I was very happy to find this waiting for me in the mail today:
André Kertész (1894-1985) was one of the most inventive, influential, and prolific photographers in the medium’s history. This small volume, first published in 1971, became one of his signature works. Taken between 1920 and 1970, these photographs capture people reading in many parts of the world. Readers in every conceivable place—on rooftops, in public parks, on crowded streets, waiting in the wings of the school play—are caught in a deeply personal, yet universal, moment. Kertész’s images celebrate the absorptive power and pleasure of this solitary activity and speak to readers everywhere.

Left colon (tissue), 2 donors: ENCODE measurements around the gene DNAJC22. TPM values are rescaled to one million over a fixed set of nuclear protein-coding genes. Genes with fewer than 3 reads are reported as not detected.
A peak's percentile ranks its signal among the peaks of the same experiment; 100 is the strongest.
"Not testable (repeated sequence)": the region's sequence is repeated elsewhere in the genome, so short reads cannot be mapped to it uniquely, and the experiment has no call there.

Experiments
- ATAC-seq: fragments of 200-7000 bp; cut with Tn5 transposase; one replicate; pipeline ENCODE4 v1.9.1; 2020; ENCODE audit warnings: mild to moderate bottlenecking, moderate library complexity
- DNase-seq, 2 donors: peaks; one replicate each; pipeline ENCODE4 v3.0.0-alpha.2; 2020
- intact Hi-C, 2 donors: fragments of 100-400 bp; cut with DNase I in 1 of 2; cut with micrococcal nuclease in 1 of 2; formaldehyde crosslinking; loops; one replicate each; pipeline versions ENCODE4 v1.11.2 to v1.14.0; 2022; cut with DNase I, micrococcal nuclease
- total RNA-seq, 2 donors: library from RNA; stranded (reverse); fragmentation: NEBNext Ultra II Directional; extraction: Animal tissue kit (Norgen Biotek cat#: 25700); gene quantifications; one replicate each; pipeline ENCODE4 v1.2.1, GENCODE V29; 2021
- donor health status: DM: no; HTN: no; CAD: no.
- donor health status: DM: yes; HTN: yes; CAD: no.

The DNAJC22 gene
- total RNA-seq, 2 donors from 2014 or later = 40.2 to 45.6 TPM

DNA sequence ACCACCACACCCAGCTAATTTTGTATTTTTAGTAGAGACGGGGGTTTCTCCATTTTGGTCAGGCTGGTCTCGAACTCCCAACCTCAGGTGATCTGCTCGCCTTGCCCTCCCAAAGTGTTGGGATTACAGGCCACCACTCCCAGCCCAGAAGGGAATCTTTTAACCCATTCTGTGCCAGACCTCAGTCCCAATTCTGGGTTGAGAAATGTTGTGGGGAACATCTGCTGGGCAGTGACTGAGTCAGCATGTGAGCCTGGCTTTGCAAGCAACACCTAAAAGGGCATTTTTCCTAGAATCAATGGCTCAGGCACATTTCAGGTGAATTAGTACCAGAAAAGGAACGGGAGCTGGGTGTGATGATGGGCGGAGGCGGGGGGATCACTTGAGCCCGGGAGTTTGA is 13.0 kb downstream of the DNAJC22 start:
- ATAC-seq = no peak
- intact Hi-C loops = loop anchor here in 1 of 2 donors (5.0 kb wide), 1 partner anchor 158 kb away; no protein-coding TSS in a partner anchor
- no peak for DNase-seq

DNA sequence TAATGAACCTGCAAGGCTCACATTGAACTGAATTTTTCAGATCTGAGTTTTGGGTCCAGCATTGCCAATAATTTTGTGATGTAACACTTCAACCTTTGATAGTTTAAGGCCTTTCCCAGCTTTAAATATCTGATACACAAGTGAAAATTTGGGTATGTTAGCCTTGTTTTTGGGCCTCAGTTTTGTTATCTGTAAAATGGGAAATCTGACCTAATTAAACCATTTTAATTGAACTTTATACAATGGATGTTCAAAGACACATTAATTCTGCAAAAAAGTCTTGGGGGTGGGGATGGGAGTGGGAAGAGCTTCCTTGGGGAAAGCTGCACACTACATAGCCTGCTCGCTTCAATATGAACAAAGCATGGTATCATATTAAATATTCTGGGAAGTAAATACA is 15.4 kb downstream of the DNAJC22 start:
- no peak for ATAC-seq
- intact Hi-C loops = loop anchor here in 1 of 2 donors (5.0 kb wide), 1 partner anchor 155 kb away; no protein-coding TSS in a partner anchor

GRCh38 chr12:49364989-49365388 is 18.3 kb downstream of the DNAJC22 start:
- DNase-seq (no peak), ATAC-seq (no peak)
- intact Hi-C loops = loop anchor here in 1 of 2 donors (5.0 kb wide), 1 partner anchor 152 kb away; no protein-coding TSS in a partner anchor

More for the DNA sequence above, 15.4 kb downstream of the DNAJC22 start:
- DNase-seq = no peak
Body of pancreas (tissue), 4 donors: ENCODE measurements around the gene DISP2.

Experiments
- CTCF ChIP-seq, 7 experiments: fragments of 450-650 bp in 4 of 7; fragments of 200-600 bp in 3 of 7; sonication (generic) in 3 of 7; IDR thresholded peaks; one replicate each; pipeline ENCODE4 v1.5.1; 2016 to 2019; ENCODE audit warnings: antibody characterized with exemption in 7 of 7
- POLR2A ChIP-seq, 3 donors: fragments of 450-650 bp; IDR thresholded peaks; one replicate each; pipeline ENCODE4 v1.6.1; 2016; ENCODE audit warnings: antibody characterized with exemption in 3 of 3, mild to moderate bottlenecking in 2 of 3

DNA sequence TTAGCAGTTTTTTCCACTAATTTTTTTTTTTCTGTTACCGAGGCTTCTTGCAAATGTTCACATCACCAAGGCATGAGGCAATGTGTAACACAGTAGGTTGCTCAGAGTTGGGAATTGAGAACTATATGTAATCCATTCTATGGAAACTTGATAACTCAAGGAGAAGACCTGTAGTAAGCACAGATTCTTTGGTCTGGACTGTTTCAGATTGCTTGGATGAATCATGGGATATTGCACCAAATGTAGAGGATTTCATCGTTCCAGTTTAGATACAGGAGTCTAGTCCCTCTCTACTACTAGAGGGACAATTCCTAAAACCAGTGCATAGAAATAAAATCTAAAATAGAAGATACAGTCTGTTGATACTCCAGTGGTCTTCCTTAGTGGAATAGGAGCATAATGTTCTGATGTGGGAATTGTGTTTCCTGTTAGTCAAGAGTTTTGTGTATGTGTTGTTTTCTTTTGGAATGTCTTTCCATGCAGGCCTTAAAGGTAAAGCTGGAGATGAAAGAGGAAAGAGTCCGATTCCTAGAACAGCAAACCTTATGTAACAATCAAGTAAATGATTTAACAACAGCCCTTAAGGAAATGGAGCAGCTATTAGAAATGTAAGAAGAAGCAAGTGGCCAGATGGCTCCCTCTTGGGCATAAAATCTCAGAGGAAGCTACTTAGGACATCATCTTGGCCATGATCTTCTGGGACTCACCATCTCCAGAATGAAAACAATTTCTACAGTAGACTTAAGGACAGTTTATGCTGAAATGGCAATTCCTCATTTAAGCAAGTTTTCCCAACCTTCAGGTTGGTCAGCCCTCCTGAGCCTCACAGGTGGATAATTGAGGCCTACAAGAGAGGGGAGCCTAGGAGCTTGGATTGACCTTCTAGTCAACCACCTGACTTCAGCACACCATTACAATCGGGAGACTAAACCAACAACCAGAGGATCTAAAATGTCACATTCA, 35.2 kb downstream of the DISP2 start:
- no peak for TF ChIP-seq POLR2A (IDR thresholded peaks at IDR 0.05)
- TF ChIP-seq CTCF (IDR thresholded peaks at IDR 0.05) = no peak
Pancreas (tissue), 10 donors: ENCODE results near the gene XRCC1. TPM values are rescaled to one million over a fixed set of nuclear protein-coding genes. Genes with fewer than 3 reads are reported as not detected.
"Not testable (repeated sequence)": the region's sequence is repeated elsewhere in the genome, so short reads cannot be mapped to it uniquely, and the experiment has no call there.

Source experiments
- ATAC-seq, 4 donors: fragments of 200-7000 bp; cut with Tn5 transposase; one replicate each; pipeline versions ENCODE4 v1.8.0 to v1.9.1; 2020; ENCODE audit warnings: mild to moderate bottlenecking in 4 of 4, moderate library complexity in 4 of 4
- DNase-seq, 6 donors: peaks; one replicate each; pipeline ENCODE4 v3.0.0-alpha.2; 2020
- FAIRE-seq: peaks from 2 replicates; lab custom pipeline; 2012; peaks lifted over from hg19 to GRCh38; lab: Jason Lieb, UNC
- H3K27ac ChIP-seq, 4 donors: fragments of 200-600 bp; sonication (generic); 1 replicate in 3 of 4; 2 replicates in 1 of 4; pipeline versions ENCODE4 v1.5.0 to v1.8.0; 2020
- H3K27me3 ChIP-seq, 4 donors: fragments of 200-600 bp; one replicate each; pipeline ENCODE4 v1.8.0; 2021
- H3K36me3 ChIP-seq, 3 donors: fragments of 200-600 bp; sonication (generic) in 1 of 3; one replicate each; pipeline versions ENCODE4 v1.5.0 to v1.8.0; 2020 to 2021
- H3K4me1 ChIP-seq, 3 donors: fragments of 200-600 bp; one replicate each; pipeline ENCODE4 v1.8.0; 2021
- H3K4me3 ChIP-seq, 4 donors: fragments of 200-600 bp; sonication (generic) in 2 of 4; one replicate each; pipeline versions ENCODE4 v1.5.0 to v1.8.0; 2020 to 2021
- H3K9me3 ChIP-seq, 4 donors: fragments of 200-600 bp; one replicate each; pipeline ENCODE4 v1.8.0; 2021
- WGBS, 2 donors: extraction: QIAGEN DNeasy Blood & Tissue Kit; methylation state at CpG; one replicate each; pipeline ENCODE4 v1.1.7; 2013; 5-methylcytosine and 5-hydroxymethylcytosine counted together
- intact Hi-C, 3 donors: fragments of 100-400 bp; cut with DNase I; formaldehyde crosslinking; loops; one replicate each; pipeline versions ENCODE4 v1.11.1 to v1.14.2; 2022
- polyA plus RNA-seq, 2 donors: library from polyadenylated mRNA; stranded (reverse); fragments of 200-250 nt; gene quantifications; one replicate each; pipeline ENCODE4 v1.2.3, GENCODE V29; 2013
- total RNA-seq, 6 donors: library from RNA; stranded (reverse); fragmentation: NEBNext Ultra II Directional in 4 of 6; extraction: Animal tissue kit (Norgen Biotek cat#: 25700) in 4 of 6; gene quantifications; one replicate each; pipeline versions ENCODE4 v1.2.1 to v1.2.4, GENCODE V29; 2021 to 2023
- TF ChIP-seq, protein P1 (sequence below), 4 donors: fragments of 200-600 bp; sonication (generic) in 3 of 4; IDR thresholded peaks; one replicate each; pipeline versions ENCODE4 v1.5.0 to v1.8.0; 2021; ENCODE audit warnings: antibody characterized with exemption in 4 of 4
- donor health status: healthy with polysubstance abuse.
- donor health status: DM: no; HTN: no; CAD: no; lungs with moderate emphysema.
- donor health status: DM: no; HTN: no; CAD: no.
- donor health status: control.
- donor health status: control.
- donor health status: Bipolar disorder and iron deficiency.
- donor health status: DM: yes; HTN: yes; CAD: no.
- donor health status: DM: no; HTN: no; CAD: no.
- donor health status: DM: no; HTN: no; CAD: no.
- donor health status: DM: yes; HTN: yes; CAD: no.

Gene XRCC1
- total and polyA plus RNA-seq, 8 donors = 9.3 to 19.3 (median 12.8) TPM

I was surprised by the cover, which is different from the one that appears at the listing. No complaints, though, as it’s gorgeous.
On the right you see one of the first pictures Kertész took – three boys sharing a book, taken when Kertész was just eighteen years old. The one on the left is taken in Paris, at Bibliothèque de l’Institut, 1929. Excellent stuff throughout. An exhibit of his On Reading work is coming to Portland Museum of Art at the end of the month; I’ll report on it afterward.